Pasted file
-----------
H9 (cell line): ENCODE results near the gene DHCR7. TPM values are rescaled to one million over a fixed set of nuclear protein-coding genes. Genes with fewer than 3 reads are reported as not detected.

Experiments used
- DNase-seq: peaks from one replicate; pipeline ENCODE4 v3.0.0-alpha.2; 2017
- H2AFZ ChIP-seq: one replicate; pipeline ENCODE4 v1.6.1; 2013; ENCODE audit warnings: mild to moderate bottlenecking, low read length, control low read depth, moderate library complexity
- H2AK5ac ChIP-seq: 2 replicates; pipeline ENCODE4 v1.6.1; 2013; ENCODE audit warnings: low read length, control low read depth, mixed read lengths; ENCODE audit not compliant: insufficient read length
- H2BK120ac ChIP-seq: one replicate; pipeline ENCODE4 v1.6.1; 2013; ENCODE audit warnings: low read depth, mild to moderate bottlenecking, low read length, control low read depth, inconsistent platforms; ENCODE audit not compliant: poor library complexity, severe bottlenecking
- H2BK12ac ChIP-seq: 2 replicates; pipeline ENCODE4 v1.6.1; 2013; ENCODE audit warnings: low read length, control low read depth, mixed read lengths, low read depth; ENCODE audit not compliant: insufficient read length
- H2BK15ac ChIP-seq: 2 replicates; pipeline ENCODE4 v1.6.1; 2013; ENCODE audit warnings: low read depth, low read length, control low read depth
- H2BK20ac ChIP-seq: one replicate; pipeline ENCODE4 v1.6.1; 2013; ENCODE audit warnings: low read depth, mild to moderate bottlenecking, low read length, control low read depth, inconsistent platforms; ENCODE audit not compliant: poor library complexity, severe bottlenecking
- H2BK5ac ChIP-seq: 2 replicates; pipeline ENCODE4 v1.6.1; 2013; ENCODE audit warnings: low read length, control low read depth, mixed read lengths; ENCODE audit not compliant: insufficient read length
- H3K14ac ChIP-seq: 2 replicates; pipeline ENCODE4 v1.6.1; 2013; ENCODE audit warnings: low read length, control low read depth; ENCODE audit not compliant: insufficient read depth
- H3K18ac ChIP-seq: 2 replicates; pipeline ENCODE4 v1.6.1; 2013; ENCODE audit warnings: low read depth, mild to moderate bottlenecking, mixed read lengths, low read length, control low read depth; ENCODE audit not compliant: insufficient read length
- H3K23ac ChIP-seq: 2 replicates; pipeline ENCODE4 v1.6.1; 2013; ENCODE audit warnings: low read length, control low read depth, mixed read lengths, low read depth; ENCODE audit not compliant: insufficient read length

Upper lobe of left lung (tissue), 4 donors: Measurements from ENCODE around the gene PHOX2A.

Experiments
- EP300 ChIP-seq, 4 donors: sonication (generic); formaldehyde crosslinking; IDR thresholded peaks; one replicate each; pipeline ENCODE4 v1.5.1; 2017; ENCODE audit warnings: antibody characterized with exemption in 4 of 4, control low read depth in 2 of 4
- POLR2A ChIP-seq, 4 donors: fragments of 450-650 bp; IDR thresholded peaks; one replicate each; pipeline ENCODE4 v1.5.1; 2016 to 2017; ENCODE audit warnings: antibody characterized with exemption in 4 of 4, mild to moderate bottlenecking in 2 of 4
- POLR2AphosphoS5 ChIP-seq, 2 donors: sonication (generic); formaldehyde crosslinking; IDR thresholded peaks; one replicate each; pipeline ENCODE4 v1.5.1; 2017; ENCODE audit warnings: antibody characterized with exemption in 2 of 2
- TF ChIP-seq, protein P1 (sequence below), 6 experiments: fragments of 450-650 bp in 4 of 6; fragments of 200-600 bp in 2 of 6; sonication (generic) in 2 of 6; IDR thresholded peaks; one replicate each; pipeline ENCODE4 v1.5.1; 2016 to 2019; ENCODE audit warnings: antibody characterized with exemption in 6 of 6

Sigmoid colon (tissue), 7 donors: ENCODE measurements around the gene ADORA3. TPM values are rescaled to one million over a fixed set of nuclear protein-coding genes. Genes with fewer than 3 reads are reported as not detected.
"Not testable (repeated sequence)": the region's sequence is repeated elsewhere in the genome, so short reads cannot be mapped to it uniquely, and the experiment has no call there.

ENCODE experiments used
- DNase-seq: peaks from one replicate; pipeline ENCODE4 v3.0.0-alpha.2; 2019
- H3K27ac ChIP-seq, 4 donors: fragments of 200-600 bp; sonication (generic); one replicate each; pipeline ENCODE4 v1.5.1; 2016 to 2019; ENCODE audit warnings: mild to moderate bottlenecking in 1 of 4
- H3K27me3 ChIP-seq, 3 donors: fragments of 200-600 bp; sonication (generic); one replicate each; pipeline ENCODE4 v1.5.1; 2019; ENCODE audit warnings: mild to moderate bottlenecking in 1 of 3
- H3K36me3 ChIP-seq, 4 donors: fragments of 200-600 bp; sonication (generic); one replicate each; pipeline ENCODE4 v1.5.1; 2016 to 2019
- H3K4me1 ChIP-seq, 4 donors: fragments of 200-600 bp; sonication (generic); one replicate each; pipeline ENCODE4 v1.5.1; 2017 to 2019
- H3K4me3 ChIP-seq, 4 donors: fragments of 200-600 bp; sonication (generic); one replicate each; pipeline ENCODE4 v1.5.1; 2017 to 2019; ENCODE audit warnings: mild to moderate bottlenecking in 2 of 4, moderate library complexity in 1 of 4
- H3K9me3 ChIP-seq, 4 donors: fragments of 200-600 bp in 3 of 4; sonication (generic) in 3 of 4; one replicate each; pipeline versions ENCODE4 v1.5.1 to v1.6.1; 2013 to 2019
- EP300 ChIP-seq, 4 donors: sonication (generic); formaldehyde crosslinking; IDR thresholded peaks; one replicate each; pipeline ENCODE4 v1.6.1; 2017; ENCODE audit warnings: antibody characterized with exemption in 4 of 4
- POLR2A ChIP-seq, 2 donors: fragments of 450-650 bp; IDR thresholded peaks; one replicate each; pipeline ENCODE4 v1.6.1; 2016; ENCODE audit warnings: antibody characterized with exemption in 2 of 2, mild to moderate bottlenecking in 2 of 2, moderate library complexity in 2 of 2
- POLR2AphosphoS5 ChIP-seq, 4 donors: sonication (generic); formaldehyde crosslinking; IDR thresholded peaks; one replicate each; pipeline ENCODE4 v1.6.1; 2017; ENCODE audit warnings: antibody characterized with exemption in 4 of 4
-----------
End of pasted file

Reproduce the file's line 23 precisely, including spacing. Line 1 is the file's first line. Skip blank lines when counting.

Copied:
- DNase-seq: peaks from one replicate; pipeline ENCODE4 v3.0.0-alpha.2; 2019